Since the Portland Trail Blazers were founded in 1970, the franchise has been through plenty of ups and downs. This week we’re looking back at Blazers history, decade by decade, recounting and ranking each ten-year span. Today we hearken to the 1980’s, the decade that laid the groundwork for the team’s subsequent NBA Finals appearances.
Seasons: 1980-81 through 1989-90
Key Players: Mychal Thompson, Jim Paxson, Calvin Natt, Darnell Valentine, Clyde Drexler, Jerome Kersey, Terry Porter, Kiki Vandeweghe, Kevin Duckworth
Playoff Appearances: 9
Playoff Series Victories: 5
Best Record: 1989-90 (53-23)
Worst Record: 1985-86 (40-42)
We reach the midway point of the Trail Blazers decades rankings, with an appropriate, middle of the road era. The 1980’s Portland Trail Blazers missed the playoffs just once in ten years (1981-82). In the process they built up an arsenal of talent that would lead them into excellence through the early 1990’s. The decade was highlighted by an NBA finals appearance in the spring of 1990. Ultimately the Blazers fell short against the “Bad Boy” Detroit Pistons. That success was balanced infamous Sam Bowie pick, costing Portland a chance to suit up Michael Jordan, on the short list for Greatest Player of All Time.
The early 1980’s featured a host of good-but-not-great teams in Portland. With the championship team of 1977 dismantled, Mychal Thompson and Jim Paxson led the charge. Billy Ray Bates provided brief excitement when he burst onto the scene in February of 1980, including this memorable moment.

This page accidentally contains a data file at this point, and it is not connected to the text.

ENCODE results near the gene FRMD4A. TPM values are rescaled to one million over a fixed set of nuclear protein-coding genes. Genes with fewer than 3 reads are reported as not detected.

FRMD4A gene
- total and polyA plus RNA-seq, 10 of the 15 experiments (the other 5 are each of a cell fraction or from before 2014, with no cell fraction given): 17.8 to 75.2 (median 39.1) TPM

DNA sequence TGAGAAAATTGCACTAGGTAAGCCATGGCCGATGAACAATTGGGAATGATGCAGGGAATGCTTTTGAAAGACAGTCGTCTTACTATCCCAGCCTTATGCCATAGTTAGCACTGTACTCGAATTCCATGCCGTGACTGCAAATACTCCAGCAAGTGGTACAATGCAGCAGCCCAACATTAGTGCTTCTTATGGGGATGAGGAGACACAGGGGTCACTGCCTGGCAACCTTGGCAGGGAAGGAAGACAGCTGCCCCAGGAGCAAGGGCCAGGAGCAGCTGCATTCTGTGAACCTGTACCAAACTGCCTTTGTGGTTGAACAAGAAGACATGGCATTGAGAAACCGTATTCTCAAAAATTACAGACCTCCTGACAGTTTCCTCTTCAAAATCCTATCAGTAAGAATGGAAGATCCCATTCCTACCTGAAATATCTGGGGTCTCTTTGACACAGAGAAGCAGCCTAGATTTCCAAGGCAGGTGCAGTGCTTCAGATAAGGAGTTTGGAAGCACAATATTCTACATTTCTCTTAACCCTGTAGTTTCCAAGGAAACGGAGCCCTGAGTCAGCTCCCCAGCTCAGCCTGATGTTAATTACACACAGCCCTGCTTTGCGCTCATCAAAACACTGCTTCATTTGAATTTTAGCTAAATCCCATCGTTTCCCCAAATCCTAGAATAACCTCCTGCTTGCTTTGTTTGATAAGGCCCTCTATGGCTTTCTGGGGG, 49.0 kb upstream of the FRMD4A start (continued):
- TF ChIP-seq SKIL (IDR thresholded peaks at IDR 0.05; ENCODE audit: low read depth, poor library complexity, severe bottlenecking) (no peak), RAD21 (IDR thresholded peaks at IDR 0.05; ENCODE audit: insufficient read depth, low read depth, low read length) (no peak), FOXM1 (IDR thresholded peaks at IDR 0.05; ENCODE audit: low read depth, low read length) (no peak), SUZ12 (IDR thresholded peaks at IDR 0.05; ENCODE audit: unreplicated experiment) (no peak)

Bates did this to the Seattle Supersonics in the 1980 NBA Playoffs:
and went on to average over 28 points a game in Portland’s first round series loss to the Kansas City Kings in 1981, a franchise record.
The Blazers won their first round playoff matchups in 1983 and 1985 (losing to the Los Angeles Lakers in the second round each time), but they could not advance farther until the 1990 Finals.
In the summer of 1984 the Blazers consummated their first true blockbuster deal, sending three players (including future All-Star Fat Lever and 20-ppg-scorer Calvin Natt) to the Denver Nuggets for All-Star shooter Kiki Vandeweghe. As the ‘80’s also brought the three-point line—a feature of the now-defunct American Basketball Association—to the NBA, cheers of, “Threeeeeee!” and “Kiiiiiiiiki” filled Portland’s Memorial Coliseum when Vandeweghe lined up behind the arc.
Sam Bowie notwithstanding, it’s hard to overstate how well the team fared in the draft in the middle part of the decade, a credit to General Manager Stu Inman and the rest of the Trail Blazers front office, including Harry Glickman and Bucky Buckwalter. Despite missing out on Jordan, the Blazers brain trust drafted Clyde Drexler in 1983, Jerome Kersey in 1984 (in the second round), Terry Porter in 1985, Arvydas Sabonis and Drazen Petrovic in 1986, and Mark Bryant in 1988. Kersey and Porter each came from small, non-traditional basketball schools, making their selections all the more impressive. Critical trades to acquire Kevin Duckworth and later Buck Williams were also instrumental to the team’s future success.